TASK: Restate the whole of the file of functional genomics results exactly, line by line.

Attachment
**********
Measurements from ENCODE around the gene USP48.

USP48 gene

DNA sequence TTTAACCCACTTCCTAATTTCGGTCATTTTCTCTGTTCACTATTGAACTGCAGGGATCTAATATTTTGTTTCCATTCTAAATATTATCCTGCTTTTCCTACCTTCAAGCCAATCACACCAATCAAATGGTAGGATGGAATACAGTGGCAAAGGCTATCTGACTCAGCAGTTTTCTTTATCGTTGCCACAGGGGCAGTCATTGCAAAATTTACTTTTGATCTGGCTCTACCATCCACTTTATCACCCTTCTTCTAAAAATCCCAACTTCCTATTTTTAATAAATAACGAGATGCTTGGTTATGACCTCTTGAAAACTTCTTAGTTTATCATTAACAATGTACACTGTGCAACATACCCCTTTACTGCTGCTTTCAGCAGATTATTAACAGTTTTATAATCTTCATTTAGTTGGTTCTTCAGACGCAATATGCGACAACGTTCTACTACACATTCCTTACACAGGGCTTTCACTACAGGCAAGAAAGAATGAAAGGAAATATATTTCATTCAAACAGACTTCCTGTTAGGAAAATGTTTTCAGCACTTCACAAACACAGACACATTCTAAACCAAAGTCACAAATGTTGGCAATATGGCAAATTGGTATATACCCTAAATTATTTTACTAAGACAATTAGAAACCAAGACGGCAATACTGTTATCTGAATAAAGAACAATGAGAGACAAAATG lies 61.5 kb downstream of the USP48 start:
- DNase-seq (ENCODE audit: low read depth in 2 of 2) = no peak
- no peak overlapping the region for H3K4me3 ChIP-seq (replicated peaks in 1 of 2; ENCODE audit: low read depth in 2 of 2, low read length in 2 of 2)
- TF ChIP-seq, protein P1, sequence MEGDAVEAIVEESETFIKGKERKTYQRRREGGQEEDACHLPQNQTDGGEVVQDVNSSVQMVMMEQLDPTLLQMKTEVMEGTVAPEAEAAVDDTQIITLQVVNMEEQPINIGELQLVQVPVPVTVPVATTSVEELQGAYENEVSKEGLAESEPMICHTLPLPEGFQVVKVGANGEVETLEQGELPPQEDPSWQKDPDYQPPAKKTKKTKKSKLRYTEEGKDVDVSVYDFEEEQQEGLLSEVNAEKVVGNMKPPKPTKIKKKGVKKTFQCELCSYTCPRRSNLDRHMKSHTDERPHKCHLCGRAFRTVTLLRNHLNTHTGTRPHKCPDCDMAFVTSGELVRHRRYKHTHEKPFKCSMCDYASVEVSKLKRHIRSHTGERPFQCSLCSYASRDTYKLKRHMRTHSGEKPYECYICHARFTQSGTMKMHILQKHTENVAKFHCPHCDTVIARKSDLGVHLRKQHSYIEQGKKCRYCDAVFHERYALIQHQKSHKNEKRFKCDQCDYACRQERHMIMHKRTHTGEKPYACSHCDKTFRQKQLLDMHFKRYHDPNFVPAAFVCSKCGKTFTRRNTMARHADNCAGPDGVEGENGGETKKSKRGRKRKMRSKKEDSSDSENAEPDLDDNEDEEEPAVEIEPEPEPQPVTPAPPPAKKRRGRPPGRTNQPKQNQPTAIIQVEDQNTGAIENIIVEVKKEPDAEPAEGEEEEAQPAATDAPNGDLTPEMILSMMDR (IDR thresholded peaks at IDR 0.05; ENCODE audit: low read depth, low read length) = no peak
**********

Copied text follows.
Measurements from ENCODE around the gene USP48.

USP48 gene

DNA sequence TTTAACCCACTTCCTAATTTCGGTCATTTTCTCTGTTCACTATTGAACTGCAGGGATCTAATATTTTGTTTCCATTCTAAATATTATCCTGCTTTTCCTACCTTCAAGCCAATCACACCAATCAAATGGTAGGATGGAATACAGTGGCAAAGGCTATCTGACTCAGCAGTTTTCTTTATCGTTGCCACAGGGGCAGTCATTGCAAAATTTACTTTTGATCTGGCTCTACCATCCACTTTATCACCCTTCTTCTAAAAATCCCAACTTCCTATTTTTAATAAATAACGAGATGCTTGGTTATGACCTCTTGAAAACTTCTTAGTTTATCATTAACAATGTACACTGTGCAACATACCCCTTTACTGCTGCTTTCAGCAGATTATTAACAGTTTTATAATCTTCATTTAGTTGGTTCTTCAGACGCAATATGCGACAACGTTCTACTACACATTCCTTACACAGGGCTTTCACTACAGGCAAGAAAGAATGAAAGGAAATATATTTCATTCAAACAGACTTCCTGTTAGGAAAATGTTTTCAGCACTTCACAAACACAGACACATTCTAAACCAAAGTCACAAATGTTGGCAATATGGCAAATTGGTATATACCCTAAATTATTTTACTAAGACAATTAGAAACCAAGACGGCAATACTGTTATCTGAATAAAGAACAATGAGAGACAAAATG lies 61.5 kb downstream of the USP48 start:
- DNase-seq (ENCODE audit: low read depth in 2 of 2) = no peak
- no peak overlapping the region for H3K4me3 ChIP-seq (replicated peaks in 1 of 2; ENCODE audit: low read depth in 2 of 2, low read length in 2 of 2)
- TF ChIP-seq, protein P1, sequence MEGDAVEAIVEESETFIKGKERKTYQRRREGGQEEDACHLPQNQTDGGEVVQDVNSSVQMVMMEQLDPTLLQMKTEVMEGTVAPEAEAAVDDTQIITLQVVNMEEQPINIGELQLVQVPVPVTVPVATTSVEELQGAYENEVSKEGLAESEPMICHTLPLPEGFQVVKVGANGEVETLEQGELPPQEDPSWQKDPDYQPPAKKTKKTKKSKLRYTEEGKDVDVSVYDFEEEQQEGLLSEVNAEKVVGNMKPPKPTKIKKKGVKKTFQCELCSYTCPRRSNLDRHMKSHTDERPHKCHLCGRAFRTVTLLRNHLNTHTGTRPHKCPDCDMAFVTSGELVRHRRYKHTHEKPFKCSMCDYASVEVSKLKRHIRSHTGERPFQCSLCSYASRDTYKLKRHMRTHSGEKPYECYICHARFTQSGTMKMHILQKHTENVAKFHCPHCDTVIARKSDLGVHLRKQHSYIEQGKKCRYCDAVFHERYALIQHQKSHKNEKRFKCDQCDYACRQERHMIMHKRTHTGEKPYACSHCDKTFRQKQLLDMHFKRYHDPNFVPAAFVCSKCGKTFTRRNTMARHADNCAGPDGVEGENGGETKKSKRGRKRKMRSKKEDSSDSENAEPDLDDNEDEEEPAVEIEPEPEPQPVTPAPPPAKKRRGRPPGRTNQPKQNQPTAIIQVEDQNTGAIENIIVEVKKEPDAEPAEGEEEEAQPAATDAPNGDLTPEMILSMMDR (IDR thresholded peaks at IDR 0.05; ENCODE audit: low read depth, low read length) = no peak